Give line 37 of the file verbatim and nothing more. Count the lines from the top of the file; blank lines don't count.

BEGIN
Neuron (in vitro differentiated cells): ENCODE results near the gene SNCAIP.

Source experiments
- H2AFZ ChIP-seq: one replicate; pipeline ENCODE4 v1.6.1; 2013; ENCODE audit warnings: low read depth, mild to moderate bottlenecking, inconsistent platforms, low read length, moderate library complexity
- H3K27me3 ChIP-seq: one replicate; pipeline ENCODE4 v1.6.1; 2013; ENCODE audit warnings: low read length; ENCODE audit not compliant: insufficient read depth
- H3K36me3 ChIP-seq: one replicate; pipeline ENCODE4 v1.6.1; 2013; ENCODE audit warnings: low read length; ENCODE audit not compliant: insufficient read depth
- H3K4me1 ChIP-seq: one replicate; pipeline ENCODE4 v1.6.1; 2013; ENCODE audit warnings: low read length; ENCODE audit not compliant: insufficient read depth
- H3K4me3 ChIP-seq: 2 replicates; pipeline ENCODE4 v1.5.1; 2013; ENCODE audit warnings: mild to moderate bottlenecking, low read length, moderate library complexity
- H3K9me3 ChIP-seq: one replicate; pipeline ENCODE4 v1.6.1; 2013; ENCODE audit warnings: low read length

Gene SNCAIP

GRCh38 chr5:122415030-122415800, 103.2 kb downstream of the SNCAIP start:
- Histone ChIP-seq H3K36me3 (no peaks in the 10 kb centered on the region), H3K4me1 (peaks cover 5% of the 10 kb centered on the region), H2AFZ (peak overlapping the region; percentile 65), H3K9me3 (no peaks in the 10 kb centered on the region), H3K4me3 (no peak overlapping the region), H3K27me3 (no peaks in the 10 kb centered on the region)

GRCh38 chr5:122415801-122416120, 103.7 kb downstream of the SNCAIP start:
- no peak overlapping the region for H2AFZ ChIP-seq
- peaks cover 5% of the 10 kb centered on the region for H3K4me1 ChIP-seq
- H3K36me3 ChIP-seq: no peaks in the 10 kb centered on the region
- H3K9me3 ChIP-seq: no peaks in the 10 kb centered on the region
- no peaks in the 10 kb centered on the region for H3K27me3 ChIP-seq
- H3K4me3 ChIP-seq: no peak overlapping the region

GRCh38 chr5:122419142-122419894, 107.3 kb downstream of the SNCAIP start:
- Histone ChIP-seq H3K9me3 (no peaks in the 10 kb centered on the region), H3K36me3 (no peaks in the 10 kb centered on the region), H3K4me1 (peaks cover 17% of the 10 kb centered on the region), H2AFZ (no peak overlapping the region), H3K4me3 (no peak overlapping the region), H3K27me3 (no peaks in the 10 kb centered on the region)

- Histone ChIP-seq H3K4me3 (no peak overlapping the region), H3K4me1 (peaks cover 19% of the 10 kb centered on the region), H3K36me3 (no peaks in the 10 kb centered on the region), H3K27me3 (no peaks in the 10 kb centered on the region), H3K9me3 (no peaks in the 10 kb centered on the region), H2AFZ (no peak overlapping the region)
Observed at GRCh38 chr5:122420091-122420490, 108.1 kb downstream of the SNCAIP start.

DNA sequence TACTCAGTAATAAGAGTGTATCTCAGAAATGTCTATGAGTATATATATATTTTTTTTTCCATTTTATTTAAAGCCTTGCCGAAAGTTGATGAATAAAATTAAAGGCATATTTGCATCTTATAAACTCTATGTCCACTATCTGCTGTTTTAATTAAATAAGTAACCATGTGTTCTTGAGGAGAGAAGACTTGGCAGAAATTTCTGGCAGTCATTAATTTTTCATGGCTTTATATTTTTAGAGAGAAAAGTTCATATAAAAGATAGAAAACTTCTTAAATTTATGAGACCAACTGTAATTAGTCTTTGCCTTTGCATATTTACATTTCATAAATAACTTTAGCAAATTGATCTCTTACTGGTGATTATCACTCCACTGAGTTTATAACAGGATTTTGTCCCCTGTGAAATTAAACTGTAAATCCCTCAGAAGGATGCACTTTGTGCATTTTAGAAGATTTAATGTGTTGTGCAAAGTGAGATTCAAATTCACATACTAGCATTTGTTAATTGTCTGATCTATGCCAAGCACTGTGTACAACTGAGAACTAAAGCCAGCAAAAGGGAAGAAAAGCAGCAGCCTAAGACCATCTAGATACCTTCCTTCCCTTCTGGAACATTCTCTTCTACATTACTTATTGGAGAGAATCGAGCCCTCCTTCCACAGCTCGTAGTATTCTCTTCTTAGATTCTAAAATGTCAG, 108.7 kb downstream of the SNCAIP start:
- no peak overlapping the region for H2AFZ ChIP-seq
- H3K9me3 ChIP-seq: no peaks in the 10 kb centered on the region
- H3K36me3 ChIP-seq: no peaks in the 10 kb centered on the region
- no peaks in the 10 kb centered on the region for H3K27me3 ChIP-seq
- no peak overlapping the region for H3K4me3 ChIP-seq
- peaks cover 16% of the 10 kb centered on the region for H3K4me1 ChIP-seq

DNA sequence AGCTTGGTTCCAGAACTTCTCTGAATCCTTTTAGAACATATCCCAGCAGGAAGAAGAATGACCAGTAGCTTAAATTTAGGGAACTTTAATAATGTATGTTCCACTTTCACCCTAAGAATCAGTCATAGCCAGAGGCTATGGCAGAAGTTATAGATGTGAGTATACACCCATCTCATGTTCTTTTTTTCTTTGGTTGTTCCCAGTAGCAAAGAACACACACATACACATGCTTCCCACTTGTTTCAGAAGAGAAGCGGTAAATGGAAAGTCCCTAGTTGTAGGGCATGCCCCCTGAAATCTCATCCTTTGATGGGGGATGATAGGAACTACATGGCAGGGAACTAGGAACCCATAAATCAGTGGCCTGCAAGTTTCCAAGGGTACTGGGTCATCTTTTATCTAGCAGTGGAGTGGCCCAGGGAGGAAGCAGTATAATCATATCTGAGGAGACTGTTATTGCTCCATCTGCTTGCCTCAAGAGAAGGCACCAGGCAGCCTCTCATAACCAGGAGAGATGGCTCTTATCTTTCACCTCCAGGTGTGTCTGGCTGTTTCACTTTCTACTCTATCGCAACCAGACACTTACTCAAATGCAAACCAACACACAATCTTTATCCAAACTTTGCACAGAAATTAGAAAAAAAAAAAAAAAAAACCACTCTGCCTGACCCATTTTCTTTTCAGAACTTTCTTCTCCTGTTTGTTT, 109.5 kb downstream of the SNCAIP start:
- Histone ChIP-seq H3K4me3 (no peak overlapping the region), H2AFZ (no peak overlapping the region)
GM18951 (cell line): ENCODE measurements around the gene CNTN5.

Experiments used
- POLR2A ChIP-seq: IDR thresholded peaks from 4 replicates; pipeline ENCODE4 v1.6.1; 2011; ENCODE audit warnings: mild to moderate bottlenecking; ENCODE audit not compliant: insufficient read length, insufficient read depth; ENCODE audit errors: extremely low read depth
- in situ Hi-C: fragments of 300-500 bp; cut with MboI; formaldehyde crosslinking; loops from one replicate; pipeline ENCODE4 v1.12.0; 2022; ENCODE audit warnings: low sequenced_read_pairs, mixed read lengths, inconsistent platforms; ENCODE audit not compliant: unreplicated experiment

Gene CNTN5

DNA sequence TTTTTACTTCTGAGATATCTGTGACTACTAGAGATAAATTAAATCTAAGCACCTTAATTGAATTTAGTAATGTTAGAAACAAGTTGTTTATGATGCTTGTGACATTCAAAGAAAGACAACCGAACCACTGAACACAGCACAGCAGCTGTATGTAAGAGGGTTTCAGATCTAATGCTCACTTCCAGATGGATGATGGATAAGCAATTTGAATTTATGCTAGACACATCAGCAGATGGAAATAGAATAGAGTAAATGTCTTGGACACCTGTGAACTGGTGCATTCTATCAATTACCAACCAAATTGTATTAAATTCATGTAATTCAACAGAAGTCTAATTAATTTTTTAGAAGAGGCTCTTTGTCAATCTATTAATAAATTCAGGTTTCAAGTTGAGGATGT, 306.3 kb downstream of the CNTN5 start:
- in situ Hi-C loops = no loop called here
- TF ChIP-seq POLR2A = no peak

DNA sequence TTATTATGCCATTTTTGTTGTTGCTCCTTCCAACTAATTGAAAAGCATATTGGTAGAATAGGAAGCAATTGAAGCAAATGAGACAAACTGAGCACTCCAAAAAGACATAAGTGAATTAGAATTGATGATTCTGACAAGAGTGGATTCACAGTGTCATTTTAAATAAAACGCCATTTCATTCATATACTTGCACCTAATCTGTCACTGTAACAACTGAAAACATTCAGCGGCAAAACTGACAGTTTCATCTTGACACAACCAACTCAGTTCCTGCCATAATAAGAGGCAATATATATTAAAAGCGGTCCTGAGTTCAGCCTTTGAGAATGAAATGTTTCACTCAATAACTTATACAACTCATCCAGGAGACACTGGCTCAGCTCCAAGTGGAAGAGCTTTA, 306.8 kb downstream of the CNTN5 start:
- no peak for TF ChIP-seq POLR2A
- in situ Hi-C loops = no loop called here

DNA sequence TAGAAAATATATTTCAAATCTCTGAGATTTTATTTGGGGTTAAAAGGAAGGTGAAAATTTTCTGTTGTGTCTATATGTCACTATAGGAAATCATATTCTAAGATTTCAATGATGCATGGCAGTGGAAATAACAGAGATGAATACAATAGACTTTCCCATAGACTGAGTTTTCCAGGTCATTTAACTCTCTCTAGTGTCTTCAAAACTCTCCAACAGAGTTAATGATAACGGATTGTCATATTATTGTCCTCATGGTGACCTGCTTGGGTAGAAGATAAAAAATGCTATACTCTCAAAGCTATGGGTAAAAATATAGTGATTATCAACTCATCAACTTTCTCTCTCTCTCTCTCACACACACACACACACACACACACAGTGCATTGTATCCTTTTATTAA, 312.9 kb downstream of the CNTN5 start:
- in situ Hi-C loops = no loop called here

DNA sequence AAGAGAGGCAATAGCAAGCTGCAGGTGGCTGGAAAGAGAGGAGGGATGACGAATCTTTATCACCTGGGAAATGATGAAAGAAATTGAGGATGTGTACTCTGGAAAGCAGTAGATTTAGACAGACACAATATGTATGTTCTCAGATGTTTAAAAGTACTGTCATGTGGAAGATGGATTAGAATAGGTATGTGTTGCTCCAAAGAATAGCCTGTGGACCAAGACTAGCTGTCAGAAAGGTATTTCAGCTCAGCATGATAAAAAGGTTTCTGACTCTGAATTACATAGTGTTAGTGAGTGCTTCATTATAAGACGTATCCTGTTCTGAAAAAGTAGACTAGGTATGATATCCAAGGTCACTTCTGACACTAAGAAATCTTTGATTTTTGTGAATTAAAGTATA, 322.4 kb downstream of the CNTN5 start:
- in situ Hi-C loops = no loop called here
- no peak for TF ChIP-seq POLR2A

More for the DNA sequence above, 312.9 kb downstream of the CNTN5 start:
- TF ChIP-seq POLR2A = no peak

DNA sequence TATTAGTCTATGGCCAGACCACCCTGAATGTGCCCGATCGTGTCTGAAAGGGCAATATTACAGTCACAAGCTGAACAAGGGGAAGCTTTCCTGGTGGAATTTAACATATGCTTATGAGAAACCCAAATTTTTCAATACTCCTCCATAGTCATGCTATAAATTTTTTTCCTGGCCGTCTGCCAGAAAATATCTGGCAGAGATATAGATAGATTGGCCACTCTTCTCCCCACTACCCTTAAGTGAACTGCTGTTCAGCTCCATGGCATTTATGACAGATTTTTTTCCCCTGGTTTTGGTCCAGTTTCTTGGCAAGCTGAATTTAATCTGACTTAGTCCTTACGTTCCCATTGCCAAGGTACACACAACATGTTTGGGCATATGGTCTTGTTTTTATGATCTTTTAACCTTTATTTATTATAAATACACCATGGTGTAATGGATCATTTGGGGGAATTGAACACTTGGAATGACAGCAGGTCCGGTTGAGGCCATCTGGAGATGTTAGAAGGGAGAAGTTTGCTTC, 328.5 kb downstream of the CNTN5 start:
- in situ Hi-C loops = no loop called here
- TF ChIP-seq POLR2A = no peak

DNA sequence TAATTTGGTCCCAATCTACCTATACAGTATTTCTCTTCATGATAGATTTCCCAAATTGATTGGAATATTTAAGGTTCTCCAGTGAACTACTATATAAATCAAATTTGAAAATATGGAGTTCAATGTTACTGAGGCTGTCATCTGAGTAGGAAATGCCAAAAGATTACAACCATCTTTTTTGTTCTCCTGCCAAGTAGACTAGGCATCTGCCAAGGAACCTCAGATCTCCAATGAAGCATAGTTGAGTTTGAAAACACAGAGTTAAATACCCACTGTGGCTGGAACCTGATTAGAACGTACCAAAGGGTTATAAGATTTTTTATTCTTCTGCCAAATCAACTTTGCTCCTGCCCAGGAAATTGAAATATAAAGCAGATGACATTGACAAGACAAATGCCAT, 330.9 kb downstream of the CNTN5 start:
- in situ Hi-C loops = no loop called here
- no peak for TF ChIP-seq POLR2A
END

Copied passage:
DNA sequence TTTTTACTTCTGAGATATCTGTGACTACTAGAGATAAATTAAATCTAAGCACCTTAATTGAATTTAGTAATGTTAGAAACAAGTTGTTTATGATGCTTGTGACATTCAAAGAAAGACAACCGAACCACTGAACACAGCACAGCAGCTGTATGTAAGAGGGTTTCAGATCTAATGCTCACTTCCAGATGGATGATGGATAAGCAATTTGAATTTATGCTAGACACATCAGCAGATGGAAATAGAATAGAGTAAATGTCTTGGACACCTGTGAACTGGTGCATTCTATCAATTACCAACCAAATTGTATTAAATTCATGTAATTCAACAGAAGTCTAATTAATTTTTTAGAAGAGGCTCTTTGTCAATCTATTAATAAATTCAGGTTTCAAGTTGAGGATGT, 306.3 kb downstream of the CNTN5 start: